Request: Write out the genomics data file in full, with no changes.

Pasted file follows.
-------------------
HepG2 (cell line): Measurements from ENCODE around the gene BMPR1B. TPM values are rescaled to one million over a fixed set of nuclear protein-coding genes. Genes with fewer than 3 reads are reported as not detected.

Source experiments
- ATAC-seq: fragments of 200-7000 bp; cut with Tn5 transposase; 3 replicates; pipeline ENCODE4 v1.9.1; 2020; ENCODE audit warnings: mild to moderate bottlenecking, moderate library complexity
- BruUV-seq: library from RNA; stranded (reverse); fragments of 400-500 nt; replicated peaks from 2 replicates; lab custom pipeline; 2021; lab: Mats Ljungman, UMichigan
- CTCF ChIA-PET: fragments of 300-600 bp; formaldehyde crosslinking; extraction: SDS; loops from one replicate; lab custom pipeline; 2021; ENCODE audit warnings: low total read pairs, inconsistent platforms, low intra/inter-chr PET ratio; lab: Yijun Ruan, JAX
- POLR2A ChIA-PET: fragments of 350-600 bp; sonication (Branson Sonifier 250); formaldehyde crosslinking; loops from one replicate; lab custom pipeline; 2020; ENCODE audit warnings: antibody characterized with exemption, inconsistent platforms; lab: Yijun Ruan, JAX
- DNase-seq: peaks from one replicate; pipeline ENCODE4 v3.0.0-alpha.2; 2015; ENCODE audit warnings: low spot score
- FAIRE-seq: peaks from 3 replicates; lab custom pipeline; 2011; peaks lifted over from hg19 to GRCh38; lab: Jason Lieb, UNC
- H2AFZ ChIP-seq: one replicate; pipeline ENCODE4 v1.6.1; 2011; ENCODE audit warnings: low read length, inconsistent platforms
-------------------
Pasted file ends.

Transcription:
HepG2 (cell line): Measurements from ENCODE around the gene BMPR1B. TPM values are rescaled to one million over a fixed set of nuclear protein-coding genes. Genes with fewer than 3 reads are reported as not detected.

Source experiments
- ATAC-seq: fragments of 200-7000 bp; cut with Tn5 transposase; 3 replicates; pipeline ENCODE4 v1.9.1; 2020; ENCODE audit warnings: mild to moderate bottlenecking, moderate library complexity
- BruUV-seq: library from RNA; stranded (reverse); fragments of 400-500 nt; replicated peaks from 2 replicates; lab custom pipeline; 2021; lab: Mats Ljungman, UMichigan
- CTCF ChIA-PET: fragments of 300-600 bp; formaldehyde crosslinking; extraction: SDS; loops from one replicate; lab custom pipeline; 2021; ENCODE audit warnings: low total read pairs, inconsistent platforms, low intra/inter-chr PET ratio; lab: Yijun Ruan, JAX
- POLR2A ChIA-PET: fragments of 350-600 bp; sonication (Branson Sonifier 250); formaldehyde crosslinking; loops from one replicate; lab custom pipeline; 2020; ENCODE audit warnings: antibody characterized with exemption, inconsistent platforms; lab: Yijun Ruan, JAX
- DNase-seq: peaks from one replicate; pipeline ENCODE4 v3.0.0-alpha.2; 2015; ENCODE audit warnings: low spot score
- FAIRE-seq: peaks from 3 replicates; lab custom pipeline; 2011; peaks lifted over from hg19 to GRCh38; lab: Jason Lieb, UNC
- H2AFZ ChIP-seq: one replicate; pipeline ENCODE4 v1.6.1; 2011; ENCODE audit warnings: low read length, inconsistent platforms